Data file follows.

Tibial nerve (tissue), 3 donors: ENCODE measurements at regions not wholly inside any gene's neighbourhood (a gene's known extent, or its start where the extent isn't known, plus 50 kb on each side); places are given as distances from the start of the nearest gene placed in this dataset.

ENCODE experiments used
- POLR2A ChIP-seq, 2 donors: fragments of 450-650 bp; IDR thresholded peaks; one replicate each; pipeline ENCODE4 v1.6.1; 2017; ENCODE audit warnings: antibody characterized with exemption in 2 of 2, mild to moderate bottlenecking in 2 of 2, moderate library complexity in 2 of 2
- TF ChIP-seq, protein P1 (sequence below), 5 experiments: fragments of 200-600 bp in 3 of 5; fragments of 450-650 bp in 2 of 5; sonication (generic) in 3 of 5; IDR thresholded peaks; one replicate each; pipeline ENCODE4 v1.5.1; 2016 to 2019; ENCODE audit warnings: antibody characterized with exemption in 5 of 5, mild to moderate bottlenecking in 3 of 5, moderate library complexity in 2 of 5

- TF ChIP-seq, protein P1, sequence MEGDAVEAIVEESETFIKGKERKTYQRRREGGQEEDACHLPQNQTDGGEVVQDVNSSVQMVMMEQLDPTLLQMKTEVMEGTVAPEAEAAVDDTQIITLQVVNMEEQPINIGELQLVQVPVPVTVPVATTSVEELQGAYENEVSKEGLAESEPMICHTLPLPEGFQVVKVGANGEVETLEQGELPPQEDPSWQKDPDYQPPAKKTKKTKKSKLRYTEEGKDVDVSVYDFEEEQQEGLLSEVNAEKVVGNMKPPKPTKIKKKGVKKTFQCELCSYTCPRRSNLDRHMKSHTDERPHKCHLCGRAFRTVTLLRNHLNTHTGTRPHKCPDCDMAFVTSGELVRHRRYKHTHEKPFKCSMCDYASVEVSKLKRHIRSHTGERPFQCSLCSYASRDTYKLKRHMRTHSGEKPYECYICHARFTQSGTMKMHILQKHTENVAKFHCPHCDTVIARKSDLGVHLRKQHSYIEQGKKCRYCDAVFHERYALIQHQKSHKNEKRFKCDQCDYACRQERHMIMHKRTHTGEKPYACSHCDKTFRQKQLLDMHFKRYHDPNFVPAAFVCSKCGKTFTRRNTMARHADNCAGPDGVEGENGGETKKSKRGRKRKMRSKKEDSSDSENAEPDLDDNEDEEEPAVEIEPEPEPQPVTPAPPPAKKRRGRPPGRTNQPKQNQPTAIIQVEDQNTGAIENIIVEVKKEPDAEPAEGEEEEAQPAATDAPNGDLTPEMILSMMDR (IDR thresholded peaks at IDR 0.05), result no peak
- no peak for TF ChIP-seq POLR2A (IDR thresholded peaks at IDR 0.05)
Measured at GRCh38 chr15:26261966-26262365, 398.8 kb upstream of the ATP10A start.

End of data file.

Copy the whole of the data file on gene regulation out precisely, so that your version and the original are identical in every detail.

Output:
Tibial nerve (tissue), 3 donors: ENCODE measurements at regions not wholly inside any gene's neighbourhood (a gene's known extent, or its start where the extent isn't known, plus 50 kb on each side); places are given as distances from the start of the nearest gene placed in this dataset.

ENCODE experiments used
- POLR2A ChIP-seq, 2 donors: fragments of 450-650 bp; IDR thresholded peaks; one replicate each; pipeline ENCODE4 v1.6.1; 2017; ENCODE audit warnings: antibody characterized with exemption in 2 of 2, mild to moderate bottlenecking in 2 of 2, moderate library complexity in 2 of 2
- TF ChIP-seq, protein P1 (sequence below), 5 experiments: fragments of 200-600 bp in 3 of 5; fragments of 450-650 bp in 2 of 5; sonication (generic) in 3 of 5; IDR thresholded peaks; one replicate each; pipeline ENCODE4 v1.5.1; 2016 to 2019; ENCODE audit warnings: antibody characterized with exemption in 5 of 5, mild to moderate bottlenecking in 3 of 5, moderate library complexity in 2 of 5

- TF ChIP-seq, protein P1, sequence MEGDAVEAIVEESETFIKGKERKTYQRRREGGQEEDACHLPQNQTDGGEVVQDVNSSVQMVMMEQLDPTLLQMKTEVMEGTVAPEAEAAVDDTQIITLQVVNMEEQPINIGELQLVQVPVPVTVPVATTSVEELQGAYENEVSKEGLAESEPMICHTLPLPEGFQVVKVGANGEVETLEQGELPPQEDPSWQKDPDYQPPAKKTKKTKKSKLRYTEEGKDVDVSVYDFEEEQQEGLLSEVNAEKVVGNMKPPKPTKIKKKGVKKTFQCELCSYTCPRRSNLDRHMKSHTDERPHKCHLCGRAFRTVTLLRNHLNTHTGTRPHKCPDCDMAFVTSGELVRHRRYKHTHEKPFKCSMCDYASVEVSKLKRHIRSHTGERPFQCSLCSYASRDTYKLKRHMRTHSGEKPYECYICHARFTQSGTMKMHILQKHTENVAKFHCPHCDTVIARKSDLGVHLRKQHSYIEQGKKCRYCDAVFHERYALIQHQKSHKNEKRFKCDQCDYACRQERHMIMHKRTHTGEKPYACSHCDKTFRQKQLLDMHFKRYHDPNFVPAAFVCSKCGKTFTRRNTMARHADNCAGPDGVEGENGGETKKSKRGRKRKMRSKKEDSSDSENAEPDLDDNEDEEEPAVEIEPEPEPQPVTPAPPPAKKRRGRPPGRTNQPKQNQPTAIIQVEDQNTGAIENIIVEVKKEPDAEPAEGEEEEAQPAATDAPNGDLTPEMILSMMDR (IDR thresholded peaks at IDR 0.05), result no peak
- no peak for TF ChIP-seq POLR2A (IDR thresholded peaks at IDR 0.05)
Measured at GRCh38 chr15:26261966-26262365, 398.8 kb upstream of the ATP10A start.